Following directions…listening…waiting…taking turns…compliance and flexibility.

 

One of my biggest challenges at times can be a little one’s compliance and flexibility…her ability to actually attend to the task…and be flexible and tolerate certain expectations.  Now of course the receptive component in a little one’s overall development has an impact on how well she is able to be flexible and compliant.  By this I mean…if she is not understanding and processing language…then she for sure may not understand the expectations…and when a language demand is placed upon her…she may have a melt down….she may appear to be a “misbehaved” child…when really she is just not understanding what is being said to her.  When she has developed a stronger foundation with regard to receptive language…and I know that she is understanding more…than I may be ready to place more demands on her.

So picture your little one…she is very rigid…likes things a certain way…you can not mess with her routine…very self directed…she has a hard time following directions…not because she does not understand…but because “she wants things the way she wants them“…she is NOT flexible…she is NOT compliant…she has a strong temperament….and she is very routinized.  She has trouble handling transitions. For example, there are some little ones who have a difficult time when there is a piece missing in a puzzle…when Mr. Potato Head’s nose does not fit in just right…when its time to clean up.

So for these little ones….I start to think about when they go to preschool ( I should have stated this is specific for little one’s around 2 1/2 years of age)…..back to the preschool thought…how will they sit at circle time…how will they wait..will they listen to the story or the activity..will they be compliant…and how flexible and tolerant can they be maybe when the weather bear is missing his umbrella…and today is a rainy day! Oh no…what can we do?

Co-treating for me…is a great way to learn and grow as a therapist…so the other day when working with little J…the session went like this:

 

J was sitting on the floor…she had to sit and WAIT

and then listen to the direction.

Therapist: J…look at my eyes…

J waits..sits patiently…criss-cross-applesauce…she sits waiting..looking at the therapist’s eyes….now she needs to listen.

Using the puzzle above…or any other three-piece puzzle…I love Melissa and Doug…

Therapist: J…look at my eyes….listen…I am going to put the cow under the couch.

***Now this is a pretty big deal for J…because this is NOT how you do a puzzle…she knows how to put the pieces in…so will she be able to “deal” with the fact that we are putting the puzzle pieces in places they should really NOT be.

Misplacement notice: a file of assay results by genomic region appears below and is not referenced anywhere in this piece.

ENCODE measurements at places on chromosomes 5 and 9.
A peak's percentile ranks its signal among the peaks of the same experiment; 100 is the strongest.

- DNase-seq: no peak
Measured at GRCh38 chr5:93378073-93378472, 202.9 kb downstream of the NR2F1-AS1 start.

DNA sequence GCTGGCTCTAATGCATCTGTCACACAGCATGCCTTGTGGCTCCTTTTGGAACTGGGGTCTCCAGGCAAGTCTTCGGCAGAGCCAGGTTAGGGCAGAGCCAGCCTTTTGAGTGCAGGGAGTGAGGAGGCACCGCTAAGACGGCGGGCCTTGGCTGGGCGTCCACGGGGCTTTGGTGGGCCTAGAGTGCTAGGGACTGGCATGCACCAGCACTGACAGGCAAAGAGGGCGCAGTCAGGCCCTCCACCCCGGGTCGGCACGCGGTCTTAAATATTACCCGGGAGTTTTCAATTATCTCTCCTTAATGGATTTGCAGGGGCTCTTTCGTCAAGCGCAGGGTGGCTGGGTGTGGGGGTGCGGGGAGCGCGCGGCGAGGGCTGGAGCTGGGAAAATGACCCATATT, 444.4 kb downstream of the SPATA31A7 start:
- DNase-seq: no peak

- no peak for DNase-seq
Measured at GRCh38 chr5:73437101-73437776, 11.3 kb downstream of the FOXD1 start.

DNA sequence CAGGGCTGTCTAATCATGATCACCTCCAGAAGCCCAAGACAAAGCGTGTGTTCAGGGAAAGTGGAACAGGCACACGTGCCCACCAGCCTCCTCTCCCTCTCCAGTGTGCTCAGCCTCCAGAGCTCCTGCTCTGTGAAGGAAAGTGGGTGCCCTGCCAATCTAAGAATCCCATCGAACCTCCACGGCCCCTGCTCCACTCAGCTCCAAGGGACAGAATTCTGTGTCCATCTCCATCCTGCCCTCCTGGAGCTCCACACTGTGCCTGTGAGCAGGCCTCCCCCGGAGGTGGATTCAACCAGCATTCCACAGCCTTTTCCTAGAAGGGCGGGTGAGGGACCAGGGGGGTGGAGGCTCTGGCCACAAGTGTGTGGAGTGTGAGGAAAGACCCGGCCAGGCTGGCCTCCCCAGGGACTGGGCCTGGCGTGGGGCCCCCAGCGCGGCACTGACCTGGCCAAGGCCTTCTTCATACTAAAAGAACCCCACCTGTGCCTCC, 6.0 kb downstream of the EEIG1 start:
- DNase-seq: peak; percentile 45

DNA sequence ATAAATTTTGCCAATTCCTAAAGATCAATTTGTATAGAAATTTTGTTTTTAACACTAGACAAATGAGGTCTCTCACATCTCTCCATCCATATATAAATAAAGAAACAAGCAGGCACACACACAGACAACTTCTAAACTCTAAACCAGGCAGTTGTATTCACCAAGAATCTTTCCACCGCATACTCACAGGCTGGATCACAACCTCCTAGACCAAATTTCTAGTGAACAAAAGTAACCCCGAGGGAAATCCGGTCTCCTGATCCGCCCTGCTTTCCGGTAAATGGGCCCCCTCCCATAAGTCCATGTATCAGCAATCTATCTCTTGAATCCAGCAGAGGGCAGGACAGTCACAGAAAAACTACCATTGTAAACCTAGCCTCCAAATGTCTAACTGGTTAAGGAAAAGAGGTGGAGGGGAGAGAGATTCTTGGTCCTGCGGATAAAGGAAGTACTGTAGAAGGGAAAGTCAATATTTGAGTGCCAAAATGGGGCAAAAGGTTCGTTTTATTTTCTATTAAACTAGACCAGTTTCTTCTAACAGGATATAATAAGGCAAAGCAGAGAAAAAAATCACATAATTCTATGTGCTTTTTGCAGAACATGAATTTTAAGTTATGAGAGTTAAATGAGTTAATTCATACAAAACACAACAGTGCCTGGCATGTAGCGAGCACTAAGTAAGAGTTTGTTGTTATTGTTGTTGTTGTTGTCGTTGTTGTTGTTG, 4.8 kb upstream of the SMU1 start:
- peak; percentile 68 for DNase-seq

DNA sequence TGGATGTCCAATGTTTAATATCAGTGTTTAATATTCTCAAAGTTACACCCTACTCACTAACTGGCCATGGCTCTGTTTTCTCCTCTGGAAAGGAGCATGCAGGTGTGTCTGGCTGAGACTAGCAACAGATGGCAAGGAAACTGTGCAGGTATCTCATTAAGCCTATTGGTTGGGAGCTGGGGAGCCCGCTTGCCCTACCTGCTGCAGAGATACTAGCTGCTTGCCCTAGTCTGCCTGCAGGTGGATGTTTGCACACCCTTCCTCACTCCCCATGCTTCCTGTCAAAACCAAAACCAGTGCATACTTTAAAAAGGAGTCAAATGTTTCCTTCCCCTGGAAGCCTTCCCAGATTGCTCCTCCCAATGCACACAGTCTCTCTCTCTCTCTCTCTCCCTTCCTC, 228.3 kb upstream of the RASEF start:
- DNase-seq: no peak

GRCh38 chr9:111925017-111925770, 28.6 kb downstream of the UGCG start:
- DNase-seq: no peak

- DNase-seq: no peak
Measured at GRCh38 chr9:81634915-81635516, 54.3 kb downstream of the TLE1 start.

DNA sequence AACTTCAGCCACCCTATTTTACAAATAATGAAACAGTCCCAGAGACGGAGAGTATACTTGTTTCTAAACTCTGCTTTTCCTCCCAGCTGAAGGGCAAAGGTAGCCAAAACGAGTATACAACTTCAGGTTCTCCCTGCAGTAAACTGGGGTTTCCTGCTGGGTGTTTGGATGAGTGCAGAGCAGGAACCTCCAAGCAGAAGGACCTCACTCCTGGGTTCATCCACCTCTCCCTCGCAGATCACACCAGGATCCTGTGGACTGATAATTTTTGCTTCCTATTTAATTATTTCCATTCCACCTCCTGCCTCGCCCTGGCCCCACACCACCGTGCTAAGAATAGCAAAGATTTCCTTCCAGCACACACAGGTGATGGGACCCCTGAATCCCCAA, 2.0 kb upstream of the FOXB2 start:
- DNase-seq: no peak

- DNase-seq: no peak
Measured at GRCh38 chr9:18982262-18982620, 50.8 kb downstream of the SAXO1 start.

Ah…she handled it well…

 

Therapist: J…look at my eyes…listen…I am going to put the horse on mommy’s leg.

J is still sitting…she has not moved..her legs still crossed..she listening to what the therapist is saying…she’s waiting…yea…I like what I see.

 

Therapist: J…look at my eyes…listen…I am going to put the sheep next to your brother.

 

**Great to include the sibling…because this is not part of the typical therapy routine…can she handle it…will she be compliant…flexible….she struggles with it a little..but we can re-focus her.

 

Okay….so now let’s do the puzzle.

 

Therapist: J…look at my eyes…listen….get the cow and put it in the puzzle.

She does!

Therapist: J…sit down…look at my eyes..listen…get the sheep and put it in the puzzle.

She does!

Therapist: J….sit down…look at my eyes…listen…get the horse…and give it to your brother.

Oh boy…this was very hard for her…she struggled…got upset…threw her head back.  Hard to be compliant and flexible..when your routine is thrown off…and this is a skill that you actually  struggle with.  These are all pre-frontal lobe skills…your executive functions…the ability to be flexible…to transition…to be able to tolerate and deal with your own frustration..to problem solve…to be compliant in a given situation….to handle transitions.  So we will continue to work on these skills for little J.

What I liked…what I saw…she sat for about 5-8 minutes…she waited…she listened…she followed directions…and she is learning how to be more compliant and flexible…how to transition.

Great work J!!!

About Kim

My name is Kim Marino and I have been practicing as a licensed speech and language pathologist since 1993. I work on Long Island providing diagnostic evaluations and services to children from birth to age 21. My experience is vast and am proud to say that I work with children that may present with articulation and phonological concerns, oral motor feeding concerns, Down Syndrome feeding, cognitive rehabilitation, auditory processing delays, receptive language delays, cleft palate feeding and sound development and expressive language delays. Most importantly, I am the mother of four amazing children and am happily married to my childhood sweetheart. I feel blessed to have my four children and so lucky to share this journey in life with my husband. I always had it somewhere in my head that I wanted to develop a blog or a website of some sort so that I could provide families with an additional resource....so that parents could help their little ones become a better communicator. And as I was developing this blog....I realized that I also needed to share the stories about my life and my children....and the funny things along the way that help to keep me smiling. Whether you are a working mother or not...finding balance between home, children and life can be a challenge....I hope that my blog helps to bring a smile to your face..and also some tools to help you help your little or big one. I hope you enjoy! Kim
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